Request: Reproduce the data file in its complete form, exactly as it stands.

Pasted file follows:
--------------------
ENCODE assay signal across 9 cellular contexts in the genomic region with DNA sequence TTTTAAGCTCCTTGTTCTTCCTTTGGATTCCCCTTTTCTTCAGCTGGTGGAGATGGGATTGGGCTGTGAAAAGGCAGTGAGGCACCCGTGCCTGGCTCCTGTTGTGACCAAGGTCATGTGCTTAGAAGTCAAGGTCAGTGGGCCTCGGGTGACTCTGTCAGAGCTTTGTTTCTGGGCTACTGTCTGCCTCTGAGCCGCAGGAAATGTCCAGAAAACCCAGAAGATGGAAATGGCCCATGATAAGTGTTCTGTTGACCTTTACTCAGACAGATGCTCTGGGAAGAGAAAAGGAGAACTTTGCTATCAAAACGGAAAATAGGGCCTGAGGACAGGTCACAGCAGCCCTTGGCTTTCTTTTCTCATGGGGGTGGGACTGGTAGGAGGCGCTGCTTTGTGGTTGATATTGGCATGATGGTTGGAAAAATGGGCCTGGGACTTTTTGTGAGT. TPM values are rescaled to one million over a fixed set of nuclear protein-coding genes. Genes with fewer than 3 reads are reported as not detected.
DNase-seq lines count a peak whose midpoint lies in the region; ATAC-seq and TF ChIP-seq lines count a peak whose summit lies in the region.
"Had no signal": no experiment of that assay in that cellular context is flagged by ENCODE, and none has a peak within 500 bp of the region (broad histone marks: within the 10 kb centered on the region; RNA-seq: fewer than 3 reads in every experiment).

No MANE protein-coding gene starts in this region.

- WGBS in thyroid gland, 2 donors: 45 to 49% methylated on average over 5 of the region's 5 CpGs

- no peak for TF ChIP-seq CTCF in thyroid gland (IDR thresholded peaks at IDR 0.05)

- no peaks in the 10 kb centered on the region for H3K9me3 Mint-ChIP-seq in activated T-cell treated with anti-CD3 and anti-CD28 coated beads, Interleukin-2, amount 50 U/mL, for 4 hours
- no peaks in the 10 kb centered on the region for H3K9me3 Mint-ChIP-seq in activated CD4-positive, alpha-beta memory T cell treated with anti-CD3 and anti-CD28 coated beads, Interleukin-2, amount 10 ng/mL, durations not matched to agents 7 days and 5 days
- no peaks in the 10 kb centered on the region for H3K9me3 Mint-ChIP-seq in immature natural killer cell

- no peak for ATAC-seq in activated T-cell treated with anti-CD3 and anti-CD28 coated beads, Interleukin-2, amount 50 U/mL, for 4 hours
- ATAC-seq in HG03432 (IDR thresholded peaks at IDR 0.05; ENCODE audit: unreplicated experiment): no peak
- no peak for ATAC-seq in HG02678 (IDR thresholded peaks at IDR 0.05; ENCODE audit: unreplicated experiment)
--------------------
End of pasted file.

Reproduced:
ENCODE assay signal across 9 cellular contexts in the genomic region with DNA sequence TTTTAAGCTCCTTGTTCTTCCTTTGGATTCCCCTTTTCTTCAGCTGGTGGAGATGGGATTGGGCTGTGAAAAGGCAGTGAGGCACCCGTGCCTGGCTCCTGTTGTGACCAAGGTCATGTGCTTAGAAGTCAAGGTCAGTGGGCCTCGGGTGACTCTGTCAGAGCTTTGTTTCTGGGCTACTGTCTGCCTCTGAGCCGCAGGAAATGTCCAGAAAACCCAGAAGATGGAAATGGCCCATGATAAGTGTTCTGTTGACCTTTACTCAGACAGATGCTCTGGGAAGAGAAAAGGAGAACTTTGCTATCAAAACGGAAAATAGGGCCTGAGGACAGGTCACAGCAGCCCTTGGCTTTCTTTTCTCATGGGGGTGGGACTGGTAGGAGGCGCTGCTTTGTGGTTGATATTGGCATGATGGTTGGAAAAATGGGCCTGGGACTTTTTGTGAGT. TPM values are rescaled to one million over a fixed set of nuclear protein-coding genes. Genes with fewer than 3 reads are reported as not detected.
DNase-seq lines count a peak whose midpoint lies in the region; ATAC-seq and TF ChIP-seq lines count a peak whose summit lies in the region.
"Had no signal": no experiment of that assay in that cellular context is flagged by ENCODE, and none has a peak within 500 bp of the region (broad histone marks: within the 10 kb centered on the region; RNA-seq: fewer than 3 reads in every experiment).

No MANE protein-coding gene starts in this region.

- WGBS in thyroid gland, 2 donors: 45 to 49% methylated on average over 5 of the region's 5 CpGs

- no peak for TF ChIP-seq CTCF in thyroid gland (IDR thresholded peaks at IDR 0.05)

- no peaks in the 10 kb centered on the region for H3K9me3 Mint-ChIP-seq in activated T-cell treated with anti-CD3 and anti-CD28 coated beads, Interleukin-2, amount 50 U/mL, for 4 hours
- no peaks in the 10 kb centered on the region for H3K9me3 Mint-ChIP-seq in activated CD4-positive, alpha-beta memory T cell treated with anti-CD3 and anti-CD28 coated beads, Interleukin-2, amount 10 ng/mL, durations not matched to agents 7 days and 5 days
- no peaks in the 10 kb centered on the region for H3K9me3 Mint-ChIP-seq in immature natural killer cell

- no peak for ATAC-seq in activated T-cell treated with anti-CD3 and anti-CD28 coated beads, Interleukin-2, amount 50 U/mL, for 4 hours
- ATAC-seq in HG03432 (IDR thresholded peaks at IDR 0.05; ENCODE audit: unreplicated experiment): no peak
- no peak for ATAC-seq in HG02678 (IDR thresholded peaks at IDR 0.05; ENCODE audit: unreplicated experiment)